Choosing the best lenses for the Canon EOS R6 (opens in new tab) means weighing up its abilities and the kind of photographers and videographers it will appeal to. Resolution nuts will bypass it completely in favor of the EOS R5 (opens in new tab), but the R6 does have advantages of its own.
For a start, its 20MP resolution is modest by today’s standards, especially amongst full frame mirrorless cameras (opens in new tab), but still perfectly adequate for sports and wildlife, wedding, social and event photography.
The Canon R6 has been replaced by the Canon EOS R6 Mark II (opens in new tab) with quite a few upgrades under the hood. But the original R6 is still a fantastic camera and with stock of the new version hard to come by, the original R6 is well worth your money in 2022. You can see the differences between the R6 vs R6 Mark II (opens in new tab).
The lower pixel count means improve burst speeds and buffer capacity for sports and wildlife, improved image quality at higher ISOs in indoor venues, night-time events, and other challenging situations – and let’s not forget that it’s a lot cheaper than the R5!
If you're still deciding which is right for you, check out our guide to the Canon EOS R5 vs EOS R6, and also the best Canon cameras right now.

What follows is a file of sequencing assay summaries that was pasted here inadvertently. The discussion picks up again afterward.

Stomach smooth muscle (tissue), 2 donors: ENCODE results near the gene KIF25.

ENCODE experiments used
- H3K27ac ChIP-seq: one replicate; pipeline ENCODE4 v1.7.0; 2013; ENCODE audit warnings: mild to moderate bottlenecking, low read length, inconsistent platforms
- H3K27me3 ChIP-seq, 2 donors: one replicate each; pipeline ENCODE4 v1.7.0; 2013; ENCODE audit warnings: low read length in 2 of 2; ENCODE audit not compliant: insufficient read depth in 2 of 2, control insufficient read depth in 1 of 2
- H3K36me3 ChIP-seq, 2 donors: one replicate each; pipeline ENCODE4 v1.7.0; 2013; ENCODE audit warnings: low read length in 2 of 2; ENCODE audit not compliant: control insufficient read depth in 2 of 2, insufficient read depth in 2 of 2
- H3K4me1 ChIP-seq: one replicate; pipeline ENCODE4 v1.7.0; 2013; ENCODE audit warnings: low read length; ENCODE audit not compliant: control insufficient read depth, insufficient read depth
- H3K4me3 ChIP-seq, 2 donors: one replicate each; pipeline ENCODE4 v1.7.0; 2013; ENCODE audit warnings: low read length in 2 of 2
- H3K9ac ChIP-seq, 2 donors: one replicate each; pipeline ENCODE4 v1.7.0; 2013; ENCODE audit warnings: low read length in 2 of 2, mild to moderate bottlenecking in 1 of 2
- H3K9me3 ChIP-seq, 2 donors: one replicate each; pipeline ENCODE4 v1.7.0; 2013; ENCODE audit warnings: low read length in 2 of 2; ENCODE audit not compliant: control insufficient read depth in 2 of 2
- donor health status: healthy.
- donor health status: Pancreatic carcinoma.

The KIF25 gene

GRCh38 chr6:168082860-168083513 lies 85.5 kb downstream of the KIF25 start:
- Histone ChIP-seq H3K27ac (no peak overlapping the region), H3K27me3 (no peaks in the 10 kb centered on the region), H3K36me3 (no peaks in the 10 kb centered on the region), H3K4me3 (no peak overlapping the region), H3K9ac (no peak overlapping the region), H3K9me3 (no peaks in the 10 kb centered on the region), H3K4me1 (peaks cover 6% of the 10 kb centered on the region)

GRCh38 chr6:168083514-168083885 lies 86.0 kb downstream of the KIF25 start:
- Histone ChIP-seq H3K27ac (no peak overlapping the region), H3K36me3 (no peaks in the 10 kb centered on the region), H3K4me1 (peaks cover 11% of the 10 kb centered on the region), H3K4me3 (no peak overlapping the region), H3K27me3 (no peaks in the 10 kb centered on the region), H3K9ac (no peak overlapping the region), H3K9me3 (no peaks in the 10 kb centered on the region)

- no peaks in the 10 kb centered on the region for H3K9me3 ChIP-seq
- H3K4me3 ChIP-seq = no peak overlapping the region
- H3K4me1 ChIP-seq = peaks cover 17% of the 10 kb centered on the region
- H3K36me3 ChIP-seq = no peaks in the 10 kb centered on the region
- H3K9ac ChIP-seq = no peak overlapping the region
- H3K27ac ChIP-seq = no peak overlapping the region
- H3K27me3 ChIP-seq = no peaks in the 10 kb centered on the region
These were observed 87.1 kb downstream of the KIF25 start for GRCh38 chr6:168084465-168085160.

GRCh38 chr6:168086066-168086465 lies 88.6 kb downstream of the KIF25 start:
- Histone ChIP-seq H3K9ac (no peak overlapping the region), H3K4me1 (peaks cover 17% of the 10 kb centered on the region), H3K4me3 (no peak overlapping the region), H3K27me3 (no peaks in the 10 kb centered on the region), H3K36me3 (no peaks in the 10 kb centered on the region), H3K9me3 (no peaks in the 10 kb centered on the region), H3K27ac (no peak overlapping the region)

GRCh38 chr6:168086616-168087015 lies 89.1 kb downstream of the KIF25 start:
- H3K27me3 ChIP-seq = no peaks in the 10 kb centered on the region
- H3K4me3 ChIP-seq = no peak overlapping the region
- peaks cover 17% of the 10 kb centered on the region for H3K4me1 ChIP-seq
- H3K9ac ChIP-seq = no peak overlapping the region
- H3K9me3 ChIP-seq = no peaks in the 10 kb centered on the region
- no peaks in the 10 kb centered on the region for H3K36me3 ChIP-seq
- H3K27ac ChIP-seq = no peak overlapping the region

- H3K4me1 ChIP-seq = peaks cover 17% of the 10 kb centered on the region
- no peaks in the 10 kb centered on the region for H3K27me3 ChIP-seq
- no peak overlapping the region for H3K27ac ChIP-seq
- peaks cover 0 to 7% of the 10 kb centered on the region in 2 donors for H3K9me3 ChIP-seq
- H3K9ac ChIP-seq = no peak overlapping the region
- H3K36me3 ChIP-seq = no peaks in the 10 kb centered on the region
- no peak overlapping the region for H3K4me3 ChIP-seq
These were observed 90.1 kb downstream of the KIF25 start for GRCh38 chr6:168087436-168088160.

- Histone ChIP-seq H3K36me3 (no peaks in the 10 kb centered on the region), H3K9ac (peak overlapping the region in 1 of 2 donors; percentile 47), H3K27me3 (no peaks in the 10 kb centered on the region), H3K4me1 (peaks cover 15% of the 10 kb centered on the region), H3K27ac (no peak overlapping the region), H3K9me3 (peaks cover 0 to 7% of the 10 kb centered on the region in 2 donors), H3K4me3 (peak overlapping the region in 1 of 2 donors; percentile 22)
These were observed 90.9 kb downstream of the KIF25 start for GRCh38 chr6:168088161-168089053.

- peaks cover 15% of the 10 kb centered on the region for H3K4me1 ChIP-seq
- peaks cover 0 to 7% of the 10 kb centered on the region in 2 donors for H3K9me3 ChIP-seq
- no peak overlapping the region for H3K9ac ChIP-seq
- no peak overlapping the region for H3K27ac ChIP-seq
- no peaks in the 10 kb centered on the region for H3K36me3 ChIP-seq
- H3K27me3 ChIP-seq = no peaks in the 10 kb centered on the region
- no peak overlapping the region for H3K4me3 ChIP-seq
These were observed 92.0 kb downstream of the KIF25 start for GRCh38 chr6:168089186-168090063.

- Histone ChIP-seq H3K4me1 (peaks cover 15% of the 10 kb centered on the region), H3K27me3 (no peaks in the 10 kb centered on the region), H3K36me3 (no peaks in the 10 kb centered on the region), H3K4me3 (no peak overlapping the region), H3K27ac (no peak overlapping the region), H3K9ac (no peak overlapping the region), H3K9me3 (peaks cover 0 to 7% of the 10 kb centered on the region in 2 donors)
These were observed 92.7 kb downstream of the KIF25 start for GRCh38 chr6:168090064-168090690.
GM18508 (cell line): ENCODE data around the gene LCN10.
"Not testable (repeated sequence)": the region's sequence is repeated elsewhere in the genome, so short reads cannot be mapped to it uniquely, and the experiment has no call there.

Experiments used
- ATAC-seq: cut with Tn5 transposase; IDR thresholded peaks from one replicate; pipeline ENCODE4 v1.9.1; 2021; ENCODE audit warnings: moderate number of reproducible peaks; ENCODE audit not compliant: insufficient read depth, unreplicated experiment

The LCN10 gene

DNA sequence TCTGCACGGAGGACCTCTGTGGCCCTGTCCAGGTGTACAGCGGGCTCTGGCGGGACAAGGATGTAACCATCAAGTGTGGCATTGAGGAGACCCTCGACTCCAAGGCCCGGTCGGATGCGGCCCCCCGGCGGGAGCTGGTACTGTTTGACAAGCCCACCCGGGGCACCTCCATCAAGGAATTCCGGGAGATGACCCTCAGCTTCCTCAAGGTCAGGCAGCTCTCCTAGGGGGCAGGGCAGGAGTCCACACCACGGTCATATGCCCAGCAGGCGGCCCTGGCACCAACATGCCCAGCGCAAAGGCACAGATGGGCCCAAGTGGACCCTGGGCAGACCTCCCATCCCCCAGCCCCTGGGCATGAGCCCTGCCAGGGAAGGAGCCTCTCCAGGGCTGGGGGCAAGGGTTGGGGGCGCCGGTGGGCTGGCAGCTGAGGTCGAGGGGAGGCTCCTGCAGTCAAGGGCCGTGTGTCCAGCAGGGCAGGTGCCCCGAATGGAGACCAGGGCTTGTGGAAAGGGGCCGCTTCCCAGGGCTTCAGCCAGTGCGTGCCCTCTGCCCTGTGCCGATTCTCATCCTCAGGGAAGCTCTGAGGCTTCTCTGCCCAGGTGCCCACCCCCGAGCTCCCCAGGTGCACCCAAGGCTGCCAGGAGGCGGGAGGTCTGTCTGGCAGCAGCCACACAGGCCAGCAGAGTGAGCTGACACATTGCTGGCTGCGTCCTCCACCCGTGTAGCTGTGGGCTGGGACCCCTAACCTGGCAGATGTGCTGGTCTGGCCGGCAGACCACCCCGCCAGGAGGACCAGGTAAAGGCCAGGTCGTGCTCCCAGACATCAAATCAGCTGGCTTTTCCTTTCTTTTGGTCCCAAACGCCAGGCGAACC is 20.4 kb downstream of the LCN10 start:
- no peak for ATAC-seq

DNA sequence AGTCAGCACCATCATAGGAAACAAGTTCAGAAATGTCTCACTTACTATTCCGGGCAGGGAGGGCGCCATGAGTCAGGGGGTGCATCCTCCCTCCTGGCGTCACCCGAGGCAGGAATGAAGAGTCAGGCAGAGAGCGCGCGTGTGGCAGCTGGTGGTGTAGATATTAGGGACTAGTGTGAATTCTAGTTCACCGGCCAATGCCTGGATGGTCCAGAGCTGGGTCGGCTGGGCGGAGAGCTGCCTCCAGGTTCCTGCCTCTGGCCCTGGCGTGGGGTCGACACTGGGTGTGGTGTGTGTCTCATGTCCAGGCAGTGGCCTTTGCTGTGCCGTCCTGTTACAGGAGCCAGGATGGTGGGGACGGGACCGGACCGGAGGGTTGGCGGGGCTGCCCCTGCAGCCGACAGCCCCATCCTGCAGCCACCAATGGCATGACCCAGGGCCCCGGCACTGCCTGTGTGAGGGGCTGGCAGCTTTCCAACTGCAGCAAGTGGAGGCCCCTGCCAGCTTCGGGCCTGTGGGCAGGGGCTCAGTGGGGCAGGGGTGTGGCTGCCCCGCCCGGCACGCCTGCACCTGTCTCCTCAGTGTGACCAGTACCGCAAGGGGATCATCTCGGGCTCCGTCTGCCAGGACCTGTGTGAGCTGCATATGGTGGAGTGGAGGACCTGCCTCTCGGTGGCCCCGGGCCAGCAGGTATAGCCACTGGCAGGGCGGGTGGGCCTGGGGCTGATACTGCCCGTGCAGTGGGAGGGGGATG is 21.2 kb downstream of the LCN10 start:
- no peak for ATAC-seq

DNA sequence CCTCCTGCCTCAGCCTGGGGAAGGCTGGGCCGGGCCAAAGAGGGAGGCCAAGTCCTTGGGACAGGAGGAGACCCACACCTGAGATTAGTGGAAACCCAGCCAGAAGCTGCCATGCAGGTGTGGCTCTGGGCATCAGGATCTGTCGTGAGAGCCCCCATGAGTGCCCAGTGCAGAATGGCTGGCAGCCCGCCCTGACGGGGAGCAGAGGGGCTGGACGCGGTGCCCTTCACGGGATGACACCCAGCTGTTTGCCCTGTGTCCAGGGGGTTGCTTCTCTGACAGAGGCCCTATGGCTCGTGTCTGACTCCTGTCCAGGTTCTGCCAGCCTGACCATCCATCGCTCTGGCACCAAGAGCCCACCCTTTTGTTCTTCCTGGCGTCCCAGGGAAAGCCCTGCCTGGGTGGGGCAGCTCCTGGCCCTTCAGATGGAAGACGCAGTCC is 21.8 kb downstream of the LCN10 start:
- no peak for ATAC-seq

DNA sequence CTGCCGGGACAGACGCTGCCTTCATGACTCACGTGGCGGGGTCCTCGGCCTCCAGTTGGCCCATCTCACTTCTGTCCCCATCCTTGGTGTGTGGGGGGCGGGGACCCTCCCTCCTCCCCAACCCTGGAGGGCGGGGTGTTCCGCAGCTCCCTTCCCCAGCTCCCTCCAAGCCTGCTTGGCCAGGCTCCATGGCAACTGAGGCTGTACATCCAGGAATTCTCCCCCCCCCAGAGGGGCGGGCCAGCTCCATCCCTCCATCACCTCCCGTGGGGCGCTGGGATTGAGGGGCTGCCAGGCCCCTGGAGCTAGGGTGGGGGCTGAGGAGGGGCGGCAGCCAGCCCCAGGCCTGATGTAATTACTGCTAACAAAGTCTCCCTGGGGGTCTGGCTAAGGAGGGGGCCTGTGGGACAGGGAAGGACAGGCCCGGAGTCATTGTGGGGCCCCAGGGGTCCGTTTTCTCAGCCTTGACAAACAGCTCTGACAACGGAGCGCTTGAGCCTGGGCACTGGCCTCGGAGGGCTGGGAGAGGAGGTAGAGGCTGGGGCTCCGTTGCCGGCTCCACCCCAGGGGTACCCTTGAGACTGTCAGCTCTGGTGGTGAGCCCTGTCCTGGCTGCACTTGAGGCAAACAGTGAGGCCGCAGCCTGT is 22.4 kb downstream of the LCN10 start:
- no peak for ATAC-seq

So here we’ve picked a selection of lenses that suit this camera and the things it’s good at doing. We do have a bigger list of the best Canon RF lenses, but this is more selective and aimed at this particular model.
We’ve also covered a range of focal lengths and uses to represent the many different subjects this camera is capable of capturing.
Best lenses for the Canon EOS R6 in 2023
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The 24-70mm f/2.8 has become the standard 'pro' lens for every full-frame camera system, offering a constant maximum aperture and first-rate image quality. We'll admit it's not quite perfect with somewhat average edge sharpness, though this might be a lot less obvious on the 20MP EOS R6. Otherwise, it’s snappy, it’s sharp, it’s stabilized and it even suppresses focus breathing, so this makes it an especially capable lens for videographers too.
It also has image stabilization, and while this is perhaps less important with the R6, which has IBIS, every little helps, as they say. The alternatives to this lens are the monster-sized Canon RF 28-70mm F2L USM, but that lacks stabilization and only goes to a 28mm wide-angle view rather than 24mm. Or there's the Canon RF 24-105mm F4L IS USM, but that's quite big too, and one f-stop slower.
Read our full Canon RF 24-70MM f/2.8L IS USM review (opens in new tab) for more details(opens in new tab)